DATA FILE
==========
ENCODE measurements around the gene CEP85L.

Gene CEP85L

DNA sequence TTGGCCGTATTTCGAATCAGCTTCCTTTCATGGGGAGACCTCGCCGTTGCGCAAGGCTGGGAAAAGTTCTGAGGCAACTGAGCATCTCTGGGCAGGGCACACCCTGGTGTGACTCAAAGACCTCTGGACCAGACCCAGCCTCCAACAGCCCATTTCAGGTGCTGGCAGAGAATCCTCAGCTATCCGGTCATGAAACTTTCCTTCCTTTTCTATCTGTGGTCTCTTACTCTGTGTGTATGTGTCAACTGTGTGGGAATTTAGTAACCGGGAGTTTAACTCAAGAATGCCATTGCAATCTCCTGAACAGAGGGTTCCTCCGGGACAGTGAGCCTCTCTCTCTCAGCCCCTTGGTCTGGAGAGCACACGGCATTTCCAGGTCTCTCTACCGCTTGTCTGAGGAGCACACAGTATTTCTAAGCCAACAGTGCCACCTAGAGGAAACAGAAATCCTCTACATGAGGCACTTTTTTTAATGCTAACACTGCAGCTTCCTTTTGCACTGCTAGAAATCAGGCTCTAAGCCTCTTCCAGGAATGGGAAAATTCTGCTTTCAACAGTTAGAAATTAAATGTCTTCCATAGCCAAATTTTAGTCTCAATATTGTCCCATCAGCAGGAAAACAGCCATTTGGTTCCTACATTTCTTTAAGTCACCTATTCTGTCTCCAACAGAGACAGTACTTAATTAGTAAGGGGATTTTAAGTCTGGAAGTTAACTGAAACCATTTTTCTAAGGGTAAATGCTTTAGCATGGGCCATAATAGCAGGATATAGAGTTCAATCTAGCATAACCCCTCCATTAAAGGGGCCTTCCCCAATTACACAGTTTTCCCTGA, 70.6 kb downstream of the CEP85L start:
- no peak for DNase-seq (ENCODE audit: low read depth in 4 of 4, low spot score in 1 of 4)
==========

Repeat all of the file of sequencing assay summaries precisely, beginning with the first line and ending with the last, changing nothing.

ENCODE measurements around the gene CEP85L.

Gene CEP85L

DNA sequence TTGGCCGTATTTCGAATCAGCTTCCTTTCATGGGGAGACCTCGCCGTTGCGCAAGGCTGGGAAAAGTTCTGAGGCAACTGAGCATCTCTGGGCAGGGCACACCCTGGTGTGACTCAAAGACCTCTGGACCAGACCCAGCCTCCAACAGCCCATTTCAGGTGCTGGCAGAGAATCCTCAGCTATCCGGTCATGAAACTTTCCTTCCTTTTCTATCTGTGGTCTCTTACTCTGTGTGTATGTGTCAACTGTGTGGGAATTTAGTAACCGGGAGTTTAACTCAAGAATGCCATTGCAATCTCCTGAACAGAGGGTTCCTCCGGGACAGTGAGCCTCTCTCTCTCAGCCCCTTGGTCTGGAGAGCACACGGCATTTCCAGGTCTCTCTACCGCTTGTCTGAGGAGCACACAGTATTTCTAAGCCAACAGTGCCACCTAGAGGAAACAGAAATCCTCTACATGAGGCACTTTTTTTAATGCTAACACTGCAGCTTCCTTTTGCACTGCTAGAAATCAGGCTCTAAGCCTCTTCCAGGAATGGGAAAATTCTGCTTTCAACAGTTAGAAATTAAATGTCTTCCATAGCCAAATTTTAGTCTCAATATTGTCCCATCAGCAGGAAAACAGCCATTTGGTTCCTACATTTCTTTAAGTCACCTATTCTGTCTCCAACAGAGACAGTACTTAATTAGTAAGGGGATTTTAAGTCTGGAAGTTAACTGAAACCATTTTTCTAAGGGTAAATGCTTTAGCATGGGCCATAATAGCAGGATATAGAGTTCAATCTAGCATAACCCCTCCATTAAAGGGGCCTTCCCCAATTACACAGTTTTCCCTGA, 70.6 kb downstream of the CEP85L start:
- no peak for DNase-seq (ENCODE audit: low read depth in 4 of 4, low spot score in 1 of 4)